## Introduction

We use the Java Stream’s reduce method to reduce a stream of values to a single result. There are three overloaded **Stream#reduce** operation. In this post, we will discuss all three variations of the overloaded Stream#reduce operation.

## What is Reduction of a Java Stream

A reduction operation takes a sequence of input elements and combines them into a single summary result by repeated application of a combining operation. An example of this is finding the sum of a set of numbers where we start from a set of numbers and end up with a single result, which is the sum of all numbers. The reduction operation is also called as *fold*.

### Why use Java Stream’s reduction over imperative reduction

If we take the previous example of summing the numbers, we can write a simple *for-loop* to loop through the input and do anything we want (sum in this case) to reduce the input. But when doing this using Streams, in some cases (depending on the number of elements and other factors), we can easily *parallelize* the reduction across multiple threads and thus gain an improvement in performance.

As we will see the, function which does the reduction computation will be required to have certain characteristics or properties viz., they have to be **associative**, **stateless** and **non-interfering**. Before looking at the Java Stream Reduce functions, let us understand what these properties mean.

## Properties of a reduction function

### Non-interference

This simply means that the function should not modify the original data source when it is being executed in the stream pipeline. There is some exception to this rule when the data source is one of the concurrent collections. However, in most cases, the functions should operate only on the input it gets and not *interfere* with the data source, i.e., shouldn’t modify the stream’s data source.

An example from the Stream package-summary Javadoc is below. It creates a stream from the collection and then adds an element to the original collection. Then, we use *collect operation* with Collectors.joining on the stream to collect the input elements. The result will have all the three elements joined together.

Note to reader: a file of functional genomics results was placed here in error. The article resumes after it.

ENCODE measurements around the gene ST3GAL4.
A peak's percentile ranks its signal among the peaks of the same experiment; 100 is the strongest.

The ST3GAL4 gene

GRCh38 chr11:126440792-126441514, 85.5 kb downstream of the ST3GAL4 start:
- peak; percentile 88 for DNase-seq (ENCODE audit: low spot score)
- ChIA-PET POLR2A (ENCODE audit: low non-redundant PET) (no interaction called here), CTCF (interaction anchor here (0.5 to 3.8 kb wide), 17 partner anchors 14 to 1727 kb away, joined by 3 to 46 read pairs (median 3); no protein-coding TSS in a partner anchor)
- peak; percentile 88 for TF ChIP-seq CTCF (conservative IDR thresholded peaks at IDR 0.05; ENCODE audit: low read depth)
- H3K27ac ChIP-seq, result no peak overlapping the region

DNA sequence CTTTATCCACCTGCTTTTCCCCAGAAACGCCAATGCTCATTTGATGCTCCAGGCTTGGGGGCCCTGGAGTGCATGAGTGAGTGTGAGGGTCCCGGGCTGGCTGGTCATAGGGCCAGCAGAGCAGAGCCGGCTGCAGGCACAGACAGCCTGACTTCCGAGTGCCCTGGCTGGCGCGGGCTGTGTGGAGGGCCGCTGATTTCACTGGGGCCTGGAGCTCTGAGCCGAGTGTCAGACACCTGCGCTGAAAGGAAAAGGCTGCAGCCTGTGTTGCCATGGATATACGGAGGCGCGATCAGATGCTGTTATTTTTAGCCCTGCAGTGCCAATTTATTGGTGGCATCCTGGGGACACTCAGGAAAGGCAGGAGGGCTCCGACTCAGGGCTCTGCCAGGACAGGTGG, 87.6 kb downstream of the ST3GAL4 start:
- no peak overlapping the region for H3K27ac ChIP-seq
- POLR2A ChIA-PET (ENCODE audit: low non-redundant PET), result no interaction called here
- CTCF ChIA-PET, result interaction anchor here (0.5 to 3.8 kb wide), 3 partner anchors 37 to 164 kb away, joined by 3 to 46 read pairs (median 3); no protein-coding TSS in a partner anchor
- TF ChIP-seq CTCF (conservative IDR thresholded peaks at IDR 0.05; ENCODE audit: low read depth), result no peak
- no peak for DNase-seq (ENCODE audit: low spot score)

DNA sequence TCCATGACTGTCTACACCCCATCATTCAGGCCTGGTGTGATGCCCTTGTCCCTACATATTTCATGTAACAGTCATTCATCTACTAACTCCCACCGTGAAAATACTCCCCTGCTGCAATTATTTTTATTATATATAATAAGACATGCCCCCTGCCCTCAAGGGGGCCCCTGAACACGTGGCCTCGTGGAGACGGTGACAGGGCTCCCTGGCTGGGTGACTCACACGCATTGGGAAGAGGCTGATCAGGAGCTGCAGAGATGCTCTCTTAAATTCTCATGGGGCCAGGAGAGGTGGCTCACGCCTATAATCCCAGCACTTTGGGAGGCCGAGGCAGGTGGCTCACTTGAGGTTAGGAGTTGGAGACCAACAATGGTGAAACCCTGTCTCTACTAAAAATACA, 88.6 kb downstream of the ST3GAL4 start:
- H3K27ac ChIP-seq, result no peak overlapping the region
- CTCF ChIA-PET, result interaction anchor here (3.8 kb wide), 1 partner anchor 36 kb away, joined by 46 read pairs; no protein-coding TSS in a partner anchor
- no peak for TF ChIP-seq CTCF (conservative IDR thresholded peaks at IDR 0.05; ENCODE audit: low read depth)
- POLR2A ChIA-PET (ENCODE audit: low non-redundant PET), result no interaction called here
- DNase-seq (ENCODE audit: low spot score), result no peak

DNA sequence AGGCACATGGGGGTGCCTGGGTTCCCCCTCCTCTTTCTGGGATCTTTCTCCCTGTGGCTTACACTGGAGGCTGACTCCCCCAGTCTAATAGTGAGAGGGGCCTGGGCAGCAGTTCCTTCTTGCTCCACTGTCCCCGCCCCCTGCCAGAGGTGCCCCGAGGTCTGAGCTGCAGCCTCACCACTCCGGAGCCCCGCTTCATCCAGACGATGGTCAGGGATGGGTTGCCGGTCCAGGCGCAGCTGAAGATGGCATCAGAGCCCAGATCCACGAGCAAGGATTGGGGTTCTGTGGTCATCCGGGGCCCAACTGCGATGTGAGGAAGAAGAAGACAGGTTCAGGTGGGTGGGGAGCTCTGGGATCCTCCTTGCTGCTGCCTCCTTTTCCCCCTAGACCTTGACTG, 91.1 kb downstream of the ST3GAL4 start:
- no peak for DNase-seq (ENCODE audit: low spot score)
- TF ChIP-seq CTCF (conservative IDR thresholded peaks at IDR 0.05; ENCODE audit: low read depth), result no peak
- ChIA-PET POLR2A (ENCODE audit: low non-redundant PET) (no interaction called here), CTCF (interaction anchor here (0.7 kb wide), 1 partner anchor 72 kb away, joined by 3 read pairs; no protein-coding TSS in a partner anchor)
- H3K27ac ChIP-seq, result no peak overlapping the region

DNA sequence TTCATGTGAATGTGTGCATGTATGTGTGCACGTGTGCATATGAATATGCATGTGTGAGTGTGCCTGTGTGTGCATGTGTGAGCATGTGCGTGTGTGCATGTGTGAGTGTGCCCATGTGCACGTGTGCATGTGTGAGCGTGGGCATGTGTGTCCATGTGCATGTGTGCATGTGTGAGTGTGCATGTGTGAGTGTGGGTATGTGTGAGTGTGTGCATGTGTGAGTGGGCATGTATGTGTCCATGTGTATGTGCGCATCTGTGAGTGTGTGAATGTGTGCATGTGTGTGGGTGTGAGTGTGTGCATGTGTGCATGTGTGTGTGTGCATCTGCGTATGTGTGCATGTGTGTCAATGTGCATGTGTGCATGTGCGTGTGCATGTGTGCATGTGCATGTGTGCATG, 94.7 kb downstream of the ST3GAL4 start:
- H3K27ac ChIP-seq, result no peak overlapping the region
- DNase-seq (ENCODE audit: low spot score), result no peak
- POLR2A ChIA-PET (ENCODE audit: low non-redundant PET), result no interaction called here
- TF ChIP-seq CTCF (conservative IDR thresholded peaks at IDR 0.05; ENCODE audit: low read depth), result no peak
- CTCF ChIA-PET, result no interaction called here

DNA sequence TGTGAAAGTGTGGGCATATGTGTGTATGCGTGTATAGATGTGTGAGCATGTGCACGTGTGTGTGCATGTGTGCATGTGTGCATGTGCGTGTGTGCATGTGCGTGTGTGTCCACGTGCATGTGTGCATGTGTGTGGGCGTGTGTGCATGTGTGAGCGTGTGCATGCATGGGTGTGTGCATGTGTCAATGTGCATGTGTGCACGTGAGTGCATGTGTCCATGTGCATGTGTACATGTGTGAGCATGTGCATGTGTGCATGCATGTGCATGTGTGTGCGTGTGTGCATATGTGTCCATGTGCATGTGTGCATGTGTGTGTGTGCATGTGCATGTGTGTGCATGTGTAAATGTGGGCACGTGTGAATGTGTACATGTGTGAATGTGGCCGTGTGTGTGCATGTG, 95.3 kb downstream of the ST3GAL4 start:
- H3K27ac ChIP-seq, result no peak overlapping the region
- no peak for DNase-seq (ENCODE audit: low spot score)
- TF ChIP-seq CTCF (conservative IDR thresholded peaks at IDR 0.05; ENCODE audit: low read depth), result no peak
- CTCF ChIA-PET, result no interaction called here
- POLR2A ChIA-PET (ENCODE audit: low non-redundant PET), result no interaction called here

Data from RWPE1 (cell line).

```
List<String> l = new ArrayList(Arrays.asList("one", "two"));
Stream<String> sl = l.stream();
l.add("three");
String s = sl.collect(joining(" "));
```

Quoting from the same package-summary Javadoc, such interference can result in exceptions or incorrect results and should be avoided in the functions we will use for reduction.

Modifying a stream’s data source during execution of a stream pipeline can cause exceptions, incorrect answers, or nonconformant behavior. For well-behaved stream sources, the source can be modified before the terminal operation commences and those modifications will be reflected in the covered elements.

### Stateless

The intermediate operations can be stateful (like *sorted*) or stateless (*filter*, *map*). The reduction functions should be stateless, i.e., they shouldn’t have to remember any of the previous computation results.

An example in the Javadoc is,

```
Set<Integer> seen = Collections.synchronizedSet(new HashSet<>());
stream.parallel()
.map(e -> {
if (seen.add(e)) return 0;
else return e;
})...
```

Here, the mapping function writes data to an external collection. When we perform the computation on a parallel stream, the results could change from run to run. Hence, avoid the function being stateful.